5. Informationspraxis
  6. Izquierdas (revista)
  7. Journal of Paleontological Techniques

On top of this, two of the journals will receive a free promotional collection with us! These are Magnificat Cultura i Literatura Medievals, representing the humanities and social sciences (HSS), and Matters, Matters Select representing the Science, Technology, Engineering, and Medicine (STEM) fields.

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In:  Peer Review  

The winner of our Peer Review Week 2016 competition

For Peer Review Week 2016, we set a simple competition for you all, to publicly peer review one of 25 million research articles on our platform. This fitted perfectly with the theme this year of ‘Recognising Review’, as every single peer review conducted with us is published openly and creditable through the application of a CC BY license, which enables the unrestricted sharing and re-use of the reviews providing that attribution is given.

We’re happy to announce that Lauren Collister was the winner this year, and a t-shirt is on your way!

1

Lauren performed a civil, constructive, and detailed peer review of a paper entitled Crowdsourcing Language Change with Smartphone Applications. This article is also part of our Language Change collection, created by George Walkden.

2

We now have 118 open post-publication peer reviews on our platform. Each one is citable with CrossRef DOIs and can be interlinked with PublonsORCID, and ImpactStory, helping to build you profile as a researcher. This is a practical example that this form of peer review works!

Dasapta Erwin Irawan: The state of Open Science in Indonesia and how to drive change to make research better for everyone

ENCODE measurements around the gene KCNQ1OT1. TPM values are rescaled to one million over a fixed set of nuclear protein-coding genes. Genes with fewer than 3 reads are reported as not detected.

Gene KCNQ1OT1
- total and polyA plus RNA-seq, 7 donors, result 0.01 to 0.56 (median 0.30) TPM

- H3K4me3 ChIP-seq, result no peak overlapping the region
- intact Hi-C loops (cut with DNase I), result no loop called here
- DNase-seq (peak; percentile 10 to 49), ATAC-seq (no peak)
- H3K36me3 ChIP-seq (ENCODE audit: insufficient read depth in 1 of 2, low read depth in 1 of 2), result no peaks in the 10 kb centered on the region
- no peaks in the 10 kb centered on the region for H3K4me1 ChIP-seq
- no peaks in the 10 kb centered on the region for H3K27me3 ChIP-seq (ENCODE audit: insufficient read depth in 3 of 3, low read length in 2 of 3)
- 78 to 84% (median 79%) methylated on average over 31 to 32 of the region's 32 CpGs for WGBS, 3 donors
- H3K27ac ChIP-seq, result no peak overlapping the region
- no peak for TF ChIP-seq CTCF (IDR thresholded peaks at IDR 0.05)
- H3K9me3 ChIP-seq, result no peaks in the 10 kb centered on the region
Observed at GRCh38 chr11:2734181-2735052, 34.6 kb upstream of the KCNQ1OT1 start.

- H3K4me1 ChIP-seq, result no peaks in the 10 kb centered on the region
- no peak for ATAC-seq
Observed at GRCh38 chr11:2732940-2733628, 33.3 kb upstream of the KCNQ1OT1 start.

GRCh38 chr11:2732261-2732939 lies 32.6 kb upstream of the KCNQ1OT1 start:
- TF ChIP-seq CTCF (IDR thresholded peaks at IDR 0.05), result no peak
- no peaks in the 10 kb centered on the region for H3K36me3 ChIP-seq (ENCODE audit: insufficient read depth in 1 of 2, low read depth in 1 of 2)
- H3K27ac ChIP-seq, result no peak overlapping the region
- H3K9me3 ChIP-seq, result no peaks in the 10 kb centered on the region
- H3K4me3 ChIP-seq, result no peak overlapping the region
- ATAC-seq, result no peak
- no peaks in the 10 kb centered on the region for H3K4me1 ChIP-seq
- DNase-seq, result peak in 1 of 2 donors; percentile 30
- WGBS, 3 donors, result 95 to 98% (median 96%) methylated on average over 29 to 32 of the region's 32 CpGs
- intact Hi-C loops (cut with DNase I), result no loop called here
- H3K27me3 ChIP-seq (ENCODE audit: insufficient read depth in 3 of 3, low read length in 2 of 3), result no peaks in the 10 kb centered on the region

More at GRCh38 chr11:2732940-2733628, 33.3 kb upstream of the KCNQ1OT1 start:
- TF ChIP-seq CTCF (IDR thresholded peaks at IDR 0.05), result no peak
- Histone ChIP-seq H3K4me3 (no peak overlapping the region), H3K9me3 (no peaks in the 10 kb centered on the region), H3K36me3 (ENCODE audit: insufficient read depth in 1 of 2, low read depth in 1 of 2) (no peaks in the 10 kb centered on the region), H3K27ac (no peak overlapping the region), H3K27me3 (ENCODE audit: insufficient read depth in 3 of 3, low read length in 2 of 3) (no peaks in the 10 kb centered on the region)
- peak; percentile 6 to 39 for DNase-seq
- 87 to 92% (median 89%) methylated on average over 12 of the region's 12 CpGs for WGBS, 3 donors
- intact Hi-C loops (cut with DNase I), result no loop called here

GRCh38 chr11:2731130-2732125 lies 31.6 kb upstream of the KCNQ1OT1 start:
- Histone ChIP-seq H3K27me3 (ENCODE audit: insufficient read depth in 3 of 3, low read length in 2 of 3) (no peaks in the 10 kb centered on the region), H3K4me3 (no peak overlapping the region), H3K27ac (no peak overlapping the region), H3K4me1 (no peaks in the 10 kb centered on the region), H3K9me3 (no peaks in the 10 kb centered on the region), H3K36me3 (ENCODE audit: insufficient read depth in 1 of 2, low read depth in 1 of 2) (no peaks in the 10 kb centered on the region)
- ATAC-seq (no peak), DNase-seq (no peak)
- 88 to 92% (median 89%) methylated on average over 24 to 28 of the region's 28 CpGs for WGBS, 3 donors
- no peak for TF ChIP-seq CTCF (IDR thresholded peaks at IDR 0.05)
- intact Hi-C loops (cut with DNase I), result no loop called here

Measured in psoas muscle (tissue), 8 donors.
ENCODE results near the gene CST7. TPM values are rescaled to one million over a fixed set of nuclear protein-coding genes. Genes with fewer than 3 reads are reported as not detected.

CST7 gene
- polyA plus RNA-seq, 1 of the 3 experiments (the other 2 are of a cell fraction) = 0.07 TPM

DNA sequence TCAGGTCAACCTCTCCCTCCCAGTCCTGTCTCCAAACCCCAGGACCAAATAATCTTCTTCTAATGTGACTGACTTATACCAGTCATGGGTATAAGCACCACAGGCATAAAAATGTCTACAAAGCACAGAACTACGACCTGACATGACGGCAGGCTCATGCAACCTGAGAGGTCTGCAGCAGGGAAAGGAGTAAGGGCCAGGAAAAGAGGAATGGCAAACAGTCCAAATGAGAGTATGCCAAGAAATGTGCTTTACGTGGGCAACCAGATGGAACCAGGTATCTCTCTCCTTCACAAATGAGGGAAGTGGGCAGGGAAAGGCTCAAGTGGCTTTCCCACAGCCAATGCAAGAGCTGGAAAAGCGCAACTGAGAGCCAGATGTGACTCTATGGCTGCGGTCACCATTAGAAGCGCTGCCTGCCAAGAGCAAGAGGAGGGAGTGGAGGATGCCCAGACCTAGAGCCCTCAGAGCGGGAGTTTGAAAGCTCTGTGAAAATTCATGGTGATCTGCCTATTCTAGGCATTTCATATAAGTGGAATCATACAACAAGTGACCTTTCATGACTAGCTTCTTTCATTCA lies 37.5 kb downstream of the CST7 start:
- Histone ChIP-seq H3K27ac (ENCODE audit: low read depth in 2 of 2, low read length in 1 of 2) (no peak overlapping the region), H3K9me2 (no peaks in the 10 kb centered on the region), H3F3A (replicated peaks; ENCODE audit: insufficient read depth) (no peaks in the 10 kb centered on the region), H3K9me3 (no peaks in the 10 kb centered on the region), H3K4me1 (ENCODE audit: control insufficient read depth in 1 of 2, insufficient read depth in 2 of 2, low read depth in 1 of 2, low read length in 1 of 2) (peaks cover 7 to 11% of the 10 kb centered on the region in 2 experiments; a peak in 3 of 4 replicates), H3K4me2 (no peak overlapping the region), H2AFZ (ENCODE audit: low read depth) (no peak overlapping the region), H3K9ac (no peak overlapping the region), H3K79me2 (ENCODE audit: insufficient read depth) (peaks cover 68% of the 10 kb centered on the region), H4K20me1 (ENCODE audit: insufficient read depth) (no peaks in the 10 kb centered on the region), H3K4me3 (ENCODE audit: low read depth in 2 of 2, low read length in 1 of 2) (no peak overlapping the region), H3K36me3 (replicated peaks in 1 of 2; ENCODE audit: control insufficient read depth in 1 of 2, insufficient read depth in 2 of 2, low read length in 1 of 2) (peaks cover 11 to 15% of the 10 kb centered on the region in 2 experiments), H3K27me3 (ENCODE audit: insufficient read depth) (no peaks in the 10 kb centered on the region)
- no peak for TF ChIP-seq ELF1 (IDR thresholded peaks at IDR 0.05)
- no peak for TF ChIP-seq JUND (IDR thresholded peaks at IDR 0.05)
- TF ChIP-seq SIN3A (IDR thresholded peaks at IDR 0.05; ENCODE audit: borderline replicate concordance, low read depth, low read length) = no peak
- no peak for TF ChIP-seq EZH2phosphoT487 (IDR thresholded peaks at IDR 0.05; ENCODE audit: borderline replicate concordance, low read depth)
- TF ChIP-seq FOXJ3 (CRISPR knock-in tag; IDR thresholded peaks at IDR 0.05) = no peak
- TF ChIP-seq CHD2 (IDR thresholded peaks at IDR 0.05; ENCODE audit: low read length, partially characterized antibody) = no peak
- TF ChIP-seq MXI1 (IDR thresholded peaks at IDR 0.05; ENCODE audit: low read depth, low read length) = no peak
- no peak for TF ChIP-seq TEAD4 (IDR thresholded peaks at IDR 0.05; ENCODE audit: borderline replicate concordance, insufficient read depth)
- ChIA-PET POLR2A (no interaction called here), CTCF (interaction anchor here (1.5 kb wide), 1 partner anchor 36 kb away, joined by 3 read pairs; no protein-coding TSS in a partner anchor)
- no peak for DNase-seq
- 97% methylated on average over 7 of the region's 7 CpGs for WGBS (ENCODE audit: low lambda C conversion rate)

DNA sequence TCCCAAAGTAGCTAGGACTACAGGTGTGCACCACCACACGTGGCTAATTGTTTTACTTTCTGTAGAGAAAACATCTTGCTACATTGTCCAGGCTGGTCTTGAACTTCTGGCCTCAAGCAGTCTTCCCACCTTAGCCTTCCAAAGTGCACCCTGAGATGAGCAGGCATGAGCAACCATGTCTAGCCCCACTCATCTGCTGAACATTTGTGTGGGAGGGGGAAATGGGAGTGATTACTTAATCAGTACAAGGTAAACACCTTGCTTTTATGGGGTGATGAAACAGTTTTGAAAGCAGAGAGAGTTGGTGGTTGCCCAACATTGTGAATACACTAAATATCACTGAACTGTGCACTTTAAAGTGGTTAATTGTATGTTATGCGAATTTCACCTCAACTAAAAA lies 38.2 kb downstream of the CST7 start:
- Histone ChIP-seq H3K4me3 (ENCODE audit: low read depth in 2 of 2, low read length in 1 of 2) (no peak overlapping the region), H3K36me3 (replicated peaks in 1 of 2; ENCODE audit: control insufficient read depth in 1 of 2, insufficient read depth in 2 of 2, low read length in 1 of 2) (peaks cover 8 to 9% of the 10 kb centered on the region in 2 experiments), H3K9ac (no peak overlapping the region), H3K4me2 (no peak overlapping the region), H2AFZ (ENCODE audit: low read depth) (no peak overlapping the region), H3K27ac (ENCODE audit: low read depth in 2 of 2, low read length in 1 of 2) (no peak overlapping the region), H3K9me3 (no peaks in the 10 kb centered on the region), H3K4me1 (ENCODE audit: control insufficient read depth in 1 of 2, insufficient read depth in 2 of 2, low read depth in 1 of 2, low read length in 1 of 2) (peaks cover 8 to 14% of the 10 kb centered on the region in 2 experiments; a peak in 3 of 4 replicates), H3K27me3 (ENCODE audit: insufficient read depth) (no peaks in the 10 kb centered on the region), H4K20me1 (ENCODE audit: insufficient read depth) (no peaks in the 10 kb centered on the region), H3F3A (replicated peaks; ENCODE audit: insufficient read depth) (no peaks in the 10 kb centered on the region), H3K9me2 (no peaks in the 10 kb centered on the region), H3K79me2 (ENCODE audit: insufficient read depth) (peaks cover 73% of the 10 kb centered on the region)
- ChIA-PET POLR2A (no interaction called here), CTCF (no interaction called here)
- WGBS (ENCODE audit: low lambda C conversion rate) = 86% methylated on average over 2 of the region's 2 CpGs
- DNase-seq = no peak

Full steam ahead with our incredible Open Science Stars! We hope you’ve been enjoying it so far, and today we’re bringing you Dasapta Erwin Irawan, a a researcher based in Indonesia at the interface between Engineering, Hydrogeology and Geoscience, and an avid open science supporter. Enjoy his story!

When did you first hear about ‘open science’? What was your first reaction, do you remember?
It’s kind of funny, I heard it first from you :). (Ed: *sniff*) It was one of your blog post in 2012 Relocation, and a chance to try some open science-ing that gave me ideas of sharing my results as fast as I can and as wide as I can. I had finished my PhD when I first read it and your posts on EGU blog. There I noticed your hash tags ‘#OpenPhD` then followed it. I wasn’t serious in using my Twitter handle for academic purposes back then. My first reaction was, to make all my published papers available online, posted them all on my ResearchGate account and my blog.

You have a very strong commitment to open science. What is it that drives this for you?

My strong commitment has been built by seeing so many other doing the same thing. In Indonesia, where not many universities have subscription to major journals, open science could be the answer of what we’ve been looking for. Everybody here keeps saying to submit papers to major paywalled journals, as they have good reputation and indexed by WoS or Scopus, while it should not be that way. What we need in Indonesia is to keep writing, write more in English and find a way to make it easier to be found and accessible by others, as if it was indexed by WoS and Scopus. And I see by using the latest free and open source services, we can do that.

In Indonesia, where not many universities have subscription to major journals, open science could be the answer of what we’ve been looking for

Continue reading “Dasapta Erwin Irawan: The state of Open Science in Indonesia and how to drive change to make research better for everyone”